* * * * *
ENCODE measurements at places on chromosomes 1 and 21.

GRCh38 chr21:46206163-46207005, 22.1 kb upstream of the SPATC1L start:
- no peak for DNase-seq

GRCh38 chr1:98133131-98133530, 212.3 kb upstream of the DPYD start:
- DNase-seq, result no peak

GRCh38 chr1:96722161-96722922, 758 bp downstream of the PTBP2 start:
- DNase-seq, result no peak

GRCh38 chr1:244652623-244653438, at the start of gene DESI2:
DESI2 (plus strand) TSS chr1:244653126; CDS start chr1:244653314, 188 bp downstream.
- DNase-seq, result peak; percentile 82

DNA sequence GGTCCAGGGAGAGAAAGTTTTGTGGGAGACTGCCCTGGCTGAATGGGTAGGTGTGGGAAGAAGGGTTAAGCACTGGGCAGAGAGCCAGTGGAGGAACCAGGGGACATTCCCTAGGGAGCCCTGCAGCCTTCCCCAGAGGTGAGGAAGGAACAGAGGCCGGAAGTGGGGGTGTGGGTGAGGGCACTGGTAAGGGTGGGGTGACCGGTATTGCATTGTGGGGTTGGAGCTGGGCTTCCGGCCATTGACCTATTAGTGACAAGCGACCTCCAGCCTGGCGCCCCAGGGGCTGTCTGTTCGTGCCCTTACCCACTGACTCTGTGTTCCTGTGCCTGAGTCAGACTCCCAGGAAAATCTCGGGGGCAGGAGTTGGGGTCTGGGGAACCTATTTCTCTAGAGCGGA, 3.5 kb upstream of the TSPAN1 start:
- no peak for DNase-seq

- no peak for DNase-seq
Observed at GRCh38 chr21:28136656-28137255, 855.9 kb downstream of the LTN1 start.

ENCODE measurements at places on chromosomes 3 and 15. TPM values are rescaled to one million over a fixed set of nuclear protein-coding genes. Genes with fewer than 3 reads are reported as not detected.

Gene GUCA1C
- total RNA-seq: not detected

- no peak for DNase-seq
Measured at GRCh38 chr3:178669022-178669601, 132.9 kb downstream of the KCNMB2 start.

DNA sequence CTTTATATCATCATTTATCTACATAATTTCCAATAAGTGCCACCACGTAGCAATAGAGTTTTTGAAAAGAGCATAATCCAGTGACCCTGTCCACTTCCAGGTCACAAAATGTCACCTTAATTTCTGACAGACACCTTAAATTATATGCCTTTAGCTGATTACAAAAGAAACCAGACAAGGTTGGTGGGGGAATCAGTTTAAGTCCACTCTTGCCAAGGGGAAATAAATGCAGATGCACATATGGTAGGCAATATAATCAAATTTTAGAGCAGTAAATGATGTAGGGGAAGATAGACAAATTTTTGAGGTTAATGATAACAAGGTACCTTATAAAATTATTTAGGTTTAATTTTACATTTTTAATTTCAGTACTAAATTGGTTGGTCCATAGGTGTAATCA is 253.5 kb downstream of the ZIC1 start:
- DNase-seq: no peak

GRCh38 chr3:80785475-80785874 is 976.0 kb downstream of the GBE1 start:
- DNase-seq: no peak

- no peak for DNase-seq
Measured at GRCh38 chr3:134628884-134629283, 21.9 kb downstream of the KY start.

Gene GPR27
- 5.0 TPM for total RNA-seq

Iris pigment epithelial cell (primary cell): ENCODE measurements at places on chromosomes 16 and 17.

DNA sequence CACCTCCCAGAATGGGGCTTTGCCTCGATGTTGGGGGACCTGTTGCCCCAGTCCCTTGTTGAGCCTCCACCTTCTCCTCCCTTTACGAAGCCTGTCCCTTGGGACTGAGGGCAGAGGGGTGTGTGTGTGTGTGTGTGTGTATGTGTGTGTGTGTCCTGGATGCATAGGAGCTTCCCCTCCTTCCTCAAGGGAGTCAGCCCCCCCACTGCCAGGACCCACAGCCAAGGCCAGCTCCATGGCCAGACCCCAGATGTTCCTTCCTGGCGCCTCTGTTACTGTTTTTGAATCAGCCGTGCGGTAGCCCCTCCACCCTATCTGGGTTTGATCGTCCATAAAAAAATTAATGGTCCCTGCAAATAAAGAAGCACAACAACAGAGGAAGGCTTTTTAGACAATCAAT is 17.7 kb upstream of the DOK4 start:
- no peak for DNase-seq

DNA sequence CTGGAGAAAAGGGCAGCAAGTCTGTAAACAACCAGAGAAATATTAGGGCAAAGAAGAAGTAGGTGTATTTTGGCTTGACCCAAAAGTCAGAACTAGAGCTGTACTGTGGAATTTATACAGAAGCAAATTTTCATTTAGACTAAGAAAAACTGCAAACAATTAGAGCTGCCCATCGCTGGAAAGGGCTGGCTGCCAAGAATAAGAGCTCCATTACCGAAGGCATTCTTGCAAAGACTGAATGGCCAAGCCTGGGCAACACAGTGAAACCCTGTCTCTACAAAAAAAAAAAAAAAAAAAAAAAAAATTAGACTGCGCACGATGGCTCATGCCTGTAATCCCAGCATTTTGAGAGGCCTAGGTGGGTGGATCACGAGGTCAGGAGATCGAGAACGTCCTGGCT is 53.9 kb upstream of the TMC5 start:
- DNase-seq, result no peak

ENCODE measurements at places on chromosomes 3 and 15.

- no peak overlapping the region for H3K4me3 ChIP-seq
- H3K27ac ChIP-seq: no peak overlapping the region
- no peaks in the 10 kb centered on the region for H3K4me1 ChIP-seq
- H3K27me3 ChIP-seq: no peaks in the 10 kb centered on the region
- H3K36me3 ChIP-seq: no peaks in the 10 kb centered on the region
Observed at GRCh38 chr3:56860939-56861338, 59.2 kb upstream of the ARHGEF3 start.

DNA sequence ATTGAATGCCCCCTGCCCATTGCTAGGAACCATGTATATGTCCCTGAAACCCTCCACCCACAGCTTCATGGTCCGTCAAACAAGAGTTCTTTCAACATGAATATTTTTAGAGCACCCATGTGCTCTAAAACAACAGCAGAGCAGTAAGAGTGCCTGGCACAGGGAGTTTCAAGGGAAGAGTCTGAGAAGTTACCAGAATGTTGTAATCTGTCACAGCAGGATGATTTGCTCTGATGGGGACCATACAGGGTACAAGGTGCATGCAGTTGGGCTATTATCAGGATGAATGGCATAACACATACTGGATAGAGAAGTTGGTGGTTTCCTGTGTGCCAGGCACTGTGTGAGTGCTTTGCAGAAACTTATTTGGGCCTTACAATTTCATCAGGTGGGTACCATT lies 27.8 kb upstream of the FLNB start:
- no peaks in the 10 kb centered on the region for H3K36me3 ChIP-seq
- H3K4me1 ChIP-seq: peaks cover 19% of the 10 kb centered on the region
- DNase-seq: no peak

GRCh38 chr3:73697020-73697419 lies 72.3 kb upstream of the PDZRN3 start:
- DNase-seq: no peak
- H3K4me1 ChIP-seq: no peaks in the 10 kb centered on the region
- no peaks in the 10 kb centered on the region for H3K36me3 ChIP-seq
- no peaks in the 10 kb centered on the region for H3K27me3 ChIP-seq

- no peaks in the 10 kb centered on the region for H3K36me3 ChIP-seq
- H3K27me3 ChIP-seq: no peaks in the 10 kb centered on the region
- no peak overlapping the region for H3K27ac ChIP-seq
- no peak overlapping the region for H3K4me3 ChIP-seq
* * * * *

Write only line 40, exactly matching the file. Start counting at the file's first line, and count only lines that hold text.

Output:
DNA sequence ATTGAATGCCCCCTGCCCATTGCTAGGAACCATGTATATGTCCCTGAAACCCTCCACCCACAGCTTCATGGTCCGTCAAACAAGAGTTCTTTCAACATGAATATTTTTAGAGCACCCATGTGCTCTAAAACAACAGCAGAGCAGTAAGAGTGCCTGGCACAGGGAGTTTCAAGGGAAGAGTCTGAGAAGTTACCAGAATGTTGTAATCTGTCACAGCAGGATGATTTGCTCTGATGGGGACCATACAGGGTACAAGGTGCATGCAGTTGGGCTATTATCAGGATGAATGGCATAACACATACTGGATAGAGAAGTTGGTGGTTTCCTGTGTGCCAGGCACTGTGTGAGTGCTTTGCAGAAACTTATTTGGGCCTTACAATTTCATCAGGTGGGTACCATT lies 27.8 kb upstream of the FLNB start: